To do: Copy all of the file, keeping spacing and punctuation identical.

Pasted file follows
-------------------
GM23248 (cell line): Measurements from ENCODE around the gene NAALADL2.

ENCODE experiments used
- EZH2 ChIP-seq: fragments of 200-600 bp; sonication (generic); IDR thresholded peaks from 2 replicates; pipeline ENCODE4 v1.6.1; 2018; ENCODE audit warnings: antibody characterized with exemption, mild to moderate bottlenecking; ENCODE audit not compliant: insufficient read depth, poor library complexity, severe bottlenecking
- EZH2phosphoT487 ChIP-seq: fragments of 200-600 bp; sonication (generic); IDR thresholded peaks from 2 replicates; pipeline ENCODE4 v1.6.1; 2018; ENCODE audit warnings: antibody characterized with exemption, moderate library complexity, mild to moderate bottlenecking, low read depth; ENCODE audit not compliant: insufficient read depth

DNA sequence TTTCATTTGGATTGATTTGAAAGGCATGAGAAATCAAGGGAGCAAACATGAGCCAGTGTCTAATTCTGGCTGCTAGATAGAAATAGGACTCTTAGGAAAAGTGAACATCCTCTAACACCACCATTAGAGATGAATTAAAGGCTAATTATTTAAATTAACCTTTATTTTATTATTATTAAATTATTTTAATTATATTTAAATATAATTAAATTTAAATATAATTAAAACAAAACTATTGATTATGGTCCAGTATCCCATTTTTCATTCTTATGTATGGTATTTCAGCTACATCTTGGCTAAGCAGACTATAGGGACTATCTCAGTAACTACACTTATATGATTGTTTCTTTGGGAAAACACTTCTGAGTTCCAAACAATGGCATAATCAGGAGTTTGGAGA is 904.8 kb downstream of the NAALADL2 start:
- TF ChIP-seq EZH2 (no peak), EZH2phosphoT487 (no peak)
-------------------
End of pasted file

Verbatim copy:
GM23248 (cell line): Measurements from ENCODE around the gene NAALADL2.

ENCODE experiments used
- EZH2 ChIP-seq: fragments of 200-600 bp; sonication (generic); IDR thresholded peaks from 2 replicates; pipeline ENCODE4 v1.6.1; 2018; ENCODE audit warnings: antibody characterized with exemption, mild to moderate bottlenecking; ENCODE audit not compliant: insufficient read depth, poor library complexity, severe bottlenecking
- EZH2phosphoT487 ChIP-seq: fragments of 200-600 bp; sonication (generic); IDR thresholded peaks from 2 replicates; pipeline ENCODE4 v1.6.1; 2018; ENCODE audit warnings: antibody characterized with exemption, moderate library complexity, mild to moderate bottlenecking, low read depth; ENCODE audit not compliant: insufficient read depth

DNA sequence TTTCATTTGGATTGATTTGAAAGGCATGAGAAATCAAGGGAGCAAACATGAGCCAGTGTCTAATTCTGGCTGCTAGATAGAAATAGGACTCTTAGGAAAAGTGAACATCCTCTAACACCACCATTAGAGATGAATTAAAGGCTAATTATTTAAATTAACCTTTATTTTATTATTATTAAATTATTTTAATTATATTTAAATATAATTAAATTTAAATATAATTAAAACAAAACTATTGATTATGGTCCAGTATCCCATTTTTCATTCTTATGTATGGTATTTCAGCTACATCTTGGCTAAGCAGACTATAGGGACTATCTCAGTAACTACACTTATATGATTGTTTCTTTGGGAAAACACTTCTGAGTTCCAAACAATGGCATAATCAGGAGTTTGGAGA is 904.8 kb downstream of the NAALADL2 start:
- TF ChIP-seq EZH2 (no peak), EZH2phosphoT487 (no peak)